e2v supports Aston Martin drivers on trek from Tokyo - Embedded.com

e2v supports Aston Martin drivers on trek from Tokyo

LONDON — e2v is supporting two Britons who are driving a factory-prepared Aston Martin V8 Vantage from Tokyo to London along the newly completed Asia-Pacific Highway. The journey is designed to bring attention to road safety awareness and raising money to help save children from death and injury on the roads.

The V8 is set to become the first car ever to cross the full extent of the new Asia Highway network of roads, arriving early August in Trafalgar Square, London.

The 10,000 mile journey will see the car travelling through: Japan, South Korea, China, Kazakhstan, Kyrgyzstan, Uzbekistan, Azerbaijan, Georgia, Turkey, Bulgaria, Hungary, Austria, Germany, France and the United Kingdom.

e2v (Chelmsford, England) makes a range of automotive products including microwave alarm sensors which are fitted as standard in every Aston Martin V8 Vantage. It also supplies application-specific integrated circuits for intelligent sensing control, sensors to measure surrounding air quality, Gunn diodes for adaptive cruise control and CMOS-based imaging technology.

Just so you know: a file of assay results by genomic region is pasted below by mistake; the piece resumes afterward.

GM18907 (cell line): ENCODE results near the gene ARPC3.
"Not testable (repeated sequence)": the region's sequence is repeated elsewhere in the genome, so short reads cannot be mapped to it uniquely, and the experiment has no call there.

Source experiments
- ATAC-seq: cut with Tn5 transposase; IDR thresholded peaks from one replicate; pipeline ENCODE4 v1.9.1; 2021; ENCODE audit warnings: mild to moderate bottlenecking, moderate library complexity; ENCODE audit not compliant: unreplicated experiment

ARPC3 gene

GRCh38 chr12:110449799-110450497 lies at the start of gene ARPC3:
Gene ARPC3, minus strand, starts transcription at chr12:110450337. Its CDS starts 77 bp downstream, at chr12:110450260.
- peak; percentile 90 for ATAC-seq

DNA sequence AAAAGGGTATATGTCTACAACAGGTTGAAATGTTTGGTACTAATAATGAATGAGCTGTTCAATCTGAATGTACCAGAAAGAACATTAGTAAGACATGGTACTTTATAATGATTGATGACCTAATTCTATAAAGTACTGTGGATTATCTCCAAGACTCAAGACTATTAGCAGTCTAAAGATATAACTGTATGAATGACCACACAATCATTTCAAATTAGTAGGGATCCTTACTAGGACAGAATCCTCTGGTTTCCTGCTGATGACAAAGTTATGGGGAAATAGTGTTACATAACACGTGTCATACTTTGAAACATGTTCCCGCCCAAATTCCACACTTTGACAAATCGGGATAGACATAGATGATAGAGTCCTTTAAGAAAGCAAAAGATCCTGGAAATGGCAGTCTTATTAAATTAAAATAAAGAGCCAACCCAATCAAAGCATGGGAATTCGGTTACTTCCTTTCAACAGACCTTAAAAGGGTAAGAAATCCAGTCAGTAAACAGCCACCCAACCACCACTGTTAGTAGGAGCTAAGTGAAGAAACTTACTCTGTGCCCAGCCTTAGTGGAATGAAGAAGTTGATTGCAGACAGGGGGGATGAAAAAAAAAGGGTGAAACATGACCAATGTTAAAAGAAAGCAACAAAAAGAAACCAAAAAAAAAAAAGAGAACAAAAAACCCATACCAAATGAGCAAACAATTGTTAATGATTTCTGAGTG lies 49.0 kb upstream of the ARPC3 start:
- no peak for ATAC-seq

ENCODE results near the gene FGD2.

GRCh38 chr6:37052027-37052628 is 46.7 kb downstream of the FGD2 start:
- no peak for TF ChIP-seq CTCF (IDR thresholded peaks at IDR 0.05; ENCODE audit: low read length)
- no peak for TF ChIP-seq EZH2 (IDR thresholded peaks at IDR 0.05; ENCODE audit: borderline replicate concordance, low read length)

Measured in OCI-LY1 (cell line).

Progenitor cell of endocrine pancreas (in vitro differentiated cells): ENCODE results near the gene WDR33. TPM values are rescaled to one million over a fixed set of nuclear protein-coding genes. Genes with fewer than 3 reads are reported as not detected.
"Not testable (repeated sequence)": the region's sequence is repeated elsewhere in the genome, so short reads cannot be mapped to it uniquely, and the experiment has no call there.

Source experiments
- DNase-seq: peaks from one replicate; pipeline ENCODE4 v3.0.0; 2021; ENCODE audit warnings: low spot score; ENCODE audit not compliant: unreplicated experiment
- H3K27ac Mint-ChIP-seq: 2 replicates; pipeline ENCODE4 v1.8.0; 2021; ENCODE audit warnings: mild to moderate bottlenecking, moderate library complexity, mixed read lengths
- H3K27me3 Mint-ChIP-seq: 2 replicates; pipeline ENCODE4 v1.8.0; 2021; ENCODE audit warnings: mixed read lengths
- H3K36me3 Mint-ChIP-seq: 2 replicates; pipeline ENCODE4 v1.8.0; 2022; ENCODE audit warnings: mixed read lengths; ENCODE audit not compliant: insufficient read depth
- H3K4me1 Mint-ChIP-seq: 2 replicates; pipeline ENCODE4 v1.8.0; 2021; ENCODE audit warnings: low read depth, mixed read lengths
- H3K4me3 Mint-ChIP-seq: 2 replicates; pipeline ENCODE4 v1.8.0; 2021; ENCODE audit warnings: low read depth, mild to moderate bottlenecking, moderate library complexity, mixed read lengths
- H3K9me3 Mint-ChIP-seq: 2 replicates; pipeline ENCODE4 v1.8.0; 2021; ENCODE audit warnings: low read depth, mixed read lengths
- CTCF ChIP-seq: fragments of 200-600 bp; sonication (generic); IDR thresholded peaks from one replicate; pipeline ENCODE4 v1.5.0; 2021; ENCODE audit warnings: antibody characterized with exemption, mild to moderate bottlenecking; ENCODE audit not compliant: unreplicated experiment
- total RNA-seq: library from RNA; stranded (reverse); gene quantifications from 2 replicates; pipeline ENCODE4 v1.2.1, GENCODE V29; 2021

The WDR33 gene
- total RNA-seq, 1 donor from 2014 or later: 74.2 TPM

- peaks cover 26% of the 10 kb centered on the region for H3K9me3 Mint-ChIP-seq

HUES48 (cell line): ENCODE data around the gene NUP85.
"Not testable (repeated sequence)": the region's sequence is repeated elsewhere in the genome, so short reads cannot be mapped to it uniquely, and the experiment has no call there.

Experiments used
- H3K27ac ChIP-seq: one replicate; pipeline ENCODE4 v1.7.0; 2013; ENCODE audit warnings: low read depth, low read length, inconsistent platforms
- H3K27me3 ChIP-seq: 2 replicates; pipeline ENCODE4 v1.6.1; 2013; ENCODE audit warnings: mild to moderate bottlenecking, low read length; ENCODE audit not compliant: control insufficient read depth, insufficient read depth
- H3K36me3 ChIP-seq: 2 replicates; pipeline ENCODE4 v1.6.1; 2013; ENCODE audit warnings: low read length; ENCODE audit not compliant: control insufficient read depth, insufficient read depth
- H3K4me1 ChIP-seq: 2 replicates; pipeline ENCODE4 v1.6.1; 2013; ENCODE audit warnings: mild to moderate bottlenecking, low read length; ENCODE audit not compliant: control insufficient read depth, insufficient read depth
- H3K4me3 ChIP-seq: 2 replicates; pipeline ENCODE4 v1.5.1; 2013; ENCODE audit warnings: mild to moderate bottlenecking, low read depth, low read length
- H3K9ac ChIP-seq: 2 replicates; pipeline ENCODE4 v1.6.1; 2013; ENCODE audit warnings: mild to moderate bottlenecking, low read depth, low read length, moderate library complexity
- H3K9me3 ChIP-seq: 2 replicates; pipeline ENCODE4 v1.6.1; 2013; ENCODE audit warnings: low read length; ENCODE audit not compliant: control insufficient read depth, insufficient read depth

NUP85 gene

Keith Attwood, CEO of e2v said, “In a year in which we have expanded our automotive sensor products, opened an office in Hong Kong and celebrate our 60th anniversary, it seems particularly apt that we can support this road safety initiative across Asia and China in particular.”

The journey is being undertaken in collaboration with the United Nations to promote the UN-backed Road Safety Is No Accident and the Make Road Safe campaigns. Driving Home Road Safety 2007 aims to raise €100,000 to provide Chinese Children with educational books on road safety.

The car has received minor modifications to allow it to contend with the expected road conditions. These include a strengthened sump guard, raised suspension and a full size spare wheel.

The driver is Richard Meredith (58), from Newport Pagnell, and the co-driver Phil Colley from Kennington, South London. The pair first met in 2004 when they planned to navigate the full length of the Yangtze river across China but had to abandon the project when the tsunami struck South-east Asia.

The whole project can be tracked through a dedicated micro-site which updates the position of the car, provides images and a regular diary .

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